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I keep having panic attacks at church. I don’t really know why. I have been having difficulty in crowded places — I think that is part of it. And maybe part of it is that my mind is coming to associate church with panic attacks. I go to church afraid I am going to have a panic attack. I get so nervous about it that I have a panic attack. That’s how panic attacks seem to work. I worry about panic attacks, which causes me to have a panic attack, which causes me to worry about them… It’s a vicious cycle.

Anyways, I know some of my friends and people in the church have been wanting to support me in this struggle, but don’t know exactly how. I thought I would write out how they can be helpful or unhelpful.

1. Please don’t stare at me or come up to me when you notice I am starting to panic.

This is when I am using my coping skills to try to stay calm. When people approach me or even just look at me intensely, I get self-conscious and my anxiety rises quickly. I get easily startled when anxious. People approaching me startles me, and it makes it harder to be calm.

2. Please don’t follow me when you see I am leaving the room due to a panic attack.  

When I am having a panic attack, I need to be alone. I need fresh air. I need space. I need rest. I appreciate people following me outside to see if I am OK, but I’m embarrassed about people seeing me in that state. In the end, it’s really not helpful, it just stresses me out.

3. Please do check in with me later to see if I’m OK.

I mean much later. Like in the evening if I had a panic attack in the morning. It usually takes me a few hours of rest to recover from a panic attack. When I am calm again, it is so encouraging when a friend asks me how I am.  And with my anxiety, a text or email is less stressful than a phone call because sometimes phone calls overwhelm me. Text me or email me to make sure I’m OK.

4. Make plans with me in the future.

Panic attacks can be so isolating. I feel so alone afterwards. I need time alone to recover from them. But after I’ve recovered, I feel distant from other people. Show me I am still valuable to you by making plans with me sometime soon. Let’s get coffee, go out to lunch, catch a movie. Show me I still matter to you, even when I’m having some problems.

5. Don’t press me to share details about what happened.  

I’m embarrassed sometimes that I have these problems. I am fine with you asking general questions like, “What is like to have a panic attack?” or “How do you cope?” But please don’t ask me to give you a play-by-play. It was embarrassing and traumatic and honestly, I don’t want to think about it too much. If I start thinking about panic attacks, then I have more panic attacks.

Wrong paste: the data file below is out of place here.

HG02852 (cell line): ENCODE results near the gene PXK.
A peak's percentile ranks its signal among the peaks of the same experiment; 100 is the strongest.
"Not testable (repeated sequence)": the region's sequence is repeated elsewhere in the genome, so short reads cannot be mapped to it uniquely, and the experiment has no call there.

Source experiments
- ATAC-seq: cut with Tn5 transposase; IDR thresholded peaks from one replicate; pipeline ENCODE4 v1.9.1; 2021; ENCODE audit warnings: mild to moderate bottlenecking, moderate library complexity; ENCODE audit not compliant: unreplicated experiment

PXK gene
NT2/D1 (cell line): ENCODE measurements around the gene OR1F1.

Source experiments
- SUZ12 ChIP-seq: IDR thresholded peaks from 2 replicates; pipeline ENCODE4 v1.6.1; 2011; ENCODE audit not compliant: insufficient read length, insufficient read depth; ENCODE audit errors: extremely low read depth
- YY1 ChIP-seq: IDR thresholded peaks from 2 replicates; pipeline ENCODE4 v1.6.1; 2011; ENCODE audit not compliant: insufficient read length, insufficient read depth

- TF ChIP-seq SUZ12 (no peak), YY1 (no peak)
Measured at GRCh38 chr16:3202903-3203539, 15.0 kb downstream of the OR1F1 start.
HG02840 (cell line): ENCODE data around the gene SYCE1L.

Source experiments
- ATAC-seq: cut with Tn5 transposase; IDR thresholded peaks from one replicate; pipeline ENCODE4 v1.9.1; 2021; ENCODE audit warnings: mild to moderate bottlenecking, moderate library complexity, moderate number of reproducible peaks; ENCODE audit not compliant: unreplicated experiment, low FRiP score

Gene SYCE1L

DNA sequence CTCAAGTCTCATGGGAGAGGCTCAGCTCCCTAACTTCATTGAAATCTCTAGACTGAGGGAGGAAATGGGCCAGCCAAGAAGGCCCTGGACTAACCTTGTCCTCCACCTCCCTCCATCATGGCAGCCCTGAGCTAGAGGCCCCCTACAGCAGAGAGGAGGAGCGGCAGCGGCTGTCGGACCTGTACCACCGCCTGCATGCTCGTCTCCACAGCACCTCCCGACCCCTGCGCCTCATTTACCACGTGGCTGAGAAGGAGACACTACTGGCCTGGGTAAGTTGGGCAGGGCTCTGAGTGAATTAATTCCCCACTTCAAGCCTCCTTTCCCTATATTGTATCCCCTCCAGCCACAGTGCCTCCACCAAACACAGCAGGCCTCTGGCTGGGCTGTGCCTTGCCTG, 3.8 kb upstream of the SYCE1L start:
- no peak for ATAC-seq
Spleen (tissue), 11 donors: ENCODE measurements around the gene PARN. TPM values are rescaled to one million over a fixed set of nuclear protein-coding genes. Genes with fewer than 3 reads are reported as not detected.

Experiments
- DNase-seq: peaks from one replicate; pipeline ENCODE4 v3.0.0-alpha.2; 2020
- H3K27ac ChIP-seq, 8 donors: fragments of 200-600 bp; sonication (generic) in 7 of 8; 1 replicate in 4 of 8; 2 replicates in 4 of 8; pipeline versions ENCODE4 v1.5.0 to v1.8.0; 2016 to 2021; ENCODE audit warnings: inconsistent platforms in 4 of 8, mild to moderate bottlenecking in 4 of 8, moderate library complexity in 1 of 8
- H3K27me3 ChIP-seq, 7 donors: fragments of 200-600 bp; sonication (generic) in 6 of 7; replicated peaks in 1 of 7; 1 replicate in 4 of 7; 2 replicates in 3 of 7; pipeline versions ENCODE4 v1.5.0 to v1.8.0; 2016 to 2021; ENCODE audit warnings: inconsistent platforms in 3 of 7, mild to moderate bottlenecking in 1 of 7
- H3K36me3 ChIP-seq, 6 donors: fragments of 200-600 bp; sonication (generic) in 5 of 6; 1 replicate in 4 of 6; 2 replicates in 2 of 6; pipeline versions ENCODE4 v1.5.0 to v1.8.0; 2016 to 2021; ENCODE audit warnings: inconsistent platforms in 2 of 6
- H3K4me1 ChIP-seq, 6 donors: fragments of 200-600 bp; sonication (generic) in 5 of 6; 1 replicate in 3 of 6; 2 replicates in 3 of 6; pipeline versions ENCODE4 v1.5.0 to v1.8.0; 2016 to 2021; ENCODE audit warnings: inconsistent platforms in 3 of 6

6. Listen to my story without judgment.  

I know panic attacks don’t make sense. They’re not logical. Mental illnesses are not always logical — they are illnesses. It often helps me to talk things over with people. But please don’t try to diagnose me, or judge whether I handled everything well. Please just listen and give me grace.

7. Give me permission to keep having panic attacks.

Sometimes I feel like there is pressure on me to “just stop,” to recover from my problems and be “normal.” I am working hard to be healthy. But the panic attacks may continue for a while. Please try to be OK with that. I am doing my best. I might keep leaving places due to panic attacks. Or maybe I won’t show up places, afraid of being triggered. Either is OK. Show me that either is fine. I am OK the way I am.

8. Ask me how you can help.

There might be something I need or something you can do in that circumstance. Again, don’t approach me right before, during or after the panic attack, but when you check in with me later, ask me if there is anything you can do to help. I don’t know if I will have any ideas, but it is so nice to be asked. It’s nice to know you are there for me.

9. Remind me you still want to be my friend.

I know panic attacks are not very “attractive.” I don’t like the nervous, scared person I seem to be when I have them. Show me in small ways that you still want me in your life. Show me I am OK just the way I am right now. Even if it’s just smiling at me when I come into church, or inviting me to parties, even though I might not feel up to coming. Remind me that you still want me around.

I have wonderful friends who have supported me through my mental illness. But sometimes people don’t know how they can be supportive. Hopefully this list can help.

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Thinkstock photo via Tishchenko.

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As a child, I hated the feeling of sand. I loved the beach and I didn’t mind sitting on a towel, but whenever one of my parents lifted me up to put my feet down in the warm, grainy sand, I’d scream. My parents thought I was “quirky” but, really, it was obsessive-compulsive disorder (OCD).

You see, I received what I consider the shittiest outcome of genetic roulette. As the oldest of three, it’s me who has to struggle with major depression, anxiety, panic disorder and OCD. In fact, despite not knowing a life without mental illness every day still poses a challenge. Sometimes, even the most mundane of tasks — like showering or doing the dishes — seem monumental. They seem akin to some monumental task like trying to win a Nobel Peace Prize or climbing Mount Kilimanjaro.